But even putting Brown in charge would not be enough to destroy faith in the British state. Militant needed also to destroy faith in all its institutions, especially those which were sources of historic wisdom and values. As mentioned above, Militant succeeded in doing this for the City of London. By inserting the right people into power and cowing the remainder with endless decrees, targets and inspections, Militant also managed to destroy the influence of local government. With varying degrees of success, they also tried to capture and then discredit the higher civil service, the leadership of the armed forces, the judiciary, the clergy, the arts, and the media. They even attempted to nobble the Monarchy. Elements which resisted the Militant agenda were simply bypassed. Militant had special success in the civil service, raising up a whole series of managers who obeyed its orders and repeated its mantras of “modernization” and “delivery.” This culture became so prevalent that Militant had the confidence to allow repeats of Yes Minister to be shown on television. Sir Humphrey’s adventures with Jim Hacker had become relics of a lost age, as much a costume drama as Jane Austen or the Tudors.
In just thirteen years. Militant managed to persuade the citizens of a mature democracy that their institutions were no longer capable of providing good government. This ensured that the election of 2010 (which they were still obliged to hold by convention) would produce an either-way win for themselves. If Cameron won and tried to rectify the economic damage they had caused they would lead the masses to protest, as they had sought to do in the 1980s against Thatcher. But if Brown won, they would exploit the electorate’s subsequent despair to suggest that democracy itself was finished.
In either scenario, they would prime the masses to demand the return with emergency powers of their true leader and the heir of Trotsky – Tony Blair.
Blair a secret Trotskyite? It seemed impossible. But there were clues. One came from a puckish Militant casting director who needed an actor to play Blair on television. Whom did he choose? Robert Lindsay – the man who had played the wild Trotskyite Wolfie on Citizen Smith. Most obviously and ominously, Blair’s infamous “forces of conservatism” speech had deep echoes of Trotsky’s speeches to the Red Army at Drivelli and Rubishov during the Russian civil war.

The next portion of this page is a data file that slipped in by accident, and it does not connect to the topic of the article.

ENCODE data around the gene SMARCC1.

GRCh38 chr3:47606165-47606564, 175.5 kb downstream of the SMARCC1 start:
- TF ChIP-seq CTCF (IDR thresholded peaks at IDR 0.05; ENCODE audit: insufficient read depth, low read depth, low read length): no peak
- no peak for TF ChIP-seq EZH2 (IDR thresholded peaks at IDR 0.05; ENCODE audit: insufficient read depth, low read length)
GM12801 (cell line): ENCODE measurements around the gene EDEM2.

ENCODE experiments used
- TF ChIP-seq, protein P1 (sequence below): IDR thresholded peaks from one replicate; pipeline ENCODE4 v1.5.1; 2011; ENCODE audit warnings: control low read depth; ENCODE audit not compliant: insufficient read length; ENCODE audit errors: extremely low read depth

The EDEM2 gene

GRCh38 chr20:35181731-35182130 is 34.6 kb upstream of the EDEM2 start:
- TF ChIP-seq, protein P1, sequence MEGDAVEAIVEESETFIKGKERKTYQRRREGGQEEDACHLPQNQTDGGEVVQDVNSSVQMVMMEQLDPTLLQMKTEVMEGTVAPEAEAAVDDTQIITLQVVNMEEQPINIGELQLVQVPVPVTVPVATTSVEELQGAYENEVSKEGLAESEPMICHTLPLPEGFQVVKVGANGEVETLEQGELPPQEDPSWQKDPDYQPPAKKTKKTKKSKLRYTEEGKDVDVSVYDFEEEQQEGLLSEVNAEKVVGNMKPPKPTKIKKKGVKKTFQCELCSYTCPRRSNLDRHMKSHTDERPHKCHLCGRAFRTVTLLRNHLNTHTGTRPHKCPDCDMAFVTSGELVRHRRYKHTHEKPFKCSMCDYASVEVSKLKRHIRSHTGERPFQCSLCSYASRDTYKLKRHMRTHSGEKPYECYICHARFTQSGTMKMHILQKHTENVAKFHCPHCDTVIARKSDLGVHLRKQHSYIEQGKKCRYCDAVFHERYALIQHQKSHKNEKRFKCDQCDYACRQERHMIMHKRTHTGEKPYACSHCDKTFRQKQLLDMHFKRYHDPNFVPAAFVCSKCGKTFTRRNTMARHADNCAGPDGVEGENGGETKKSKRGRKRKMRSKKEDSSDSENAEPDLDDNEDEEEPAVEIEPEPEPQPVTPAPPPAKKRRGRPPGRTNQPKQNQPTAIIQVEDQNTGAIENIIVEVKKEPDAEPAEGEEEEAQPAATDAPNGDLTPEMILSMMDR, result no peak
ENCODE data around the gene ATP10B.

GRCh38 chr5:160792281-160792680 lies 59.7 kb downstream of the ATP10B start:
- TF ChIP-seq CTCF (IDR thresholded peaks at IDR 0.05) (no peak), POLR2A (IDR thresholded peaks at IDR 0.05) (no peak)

Faith in Trotsky was the one constant core in Blair’s protean personality. Everything else was an act, although, as with some actors, some aspects of his role took him over. Blair really did become religious and he really did develop a craving for money. But with his boundless capacity for doublethink and treblethink (and beyond) he had no difficulty in worshipping God and Mammon while still serving the higher god of Leo Trotsky.
Once you realize that Blair and New Labour are agents of Militant Tendency, all kinds of things make sense. No government could make so many bad choices purely by accident. Fighting the Iraq war, wrecking the economy, trashing Parliament and local government, creating a more unequal and divided society, schools full of bored pupils and burnt-out teachers, hospitals which tick boxes and kill patients, the creeping extinction of civil liberties and personal privacy, preaching endlessly at the British people and then lying to them… No government would do such things unless it wanted the British people to be enraged into revolution.
Ivan Ansa August 2011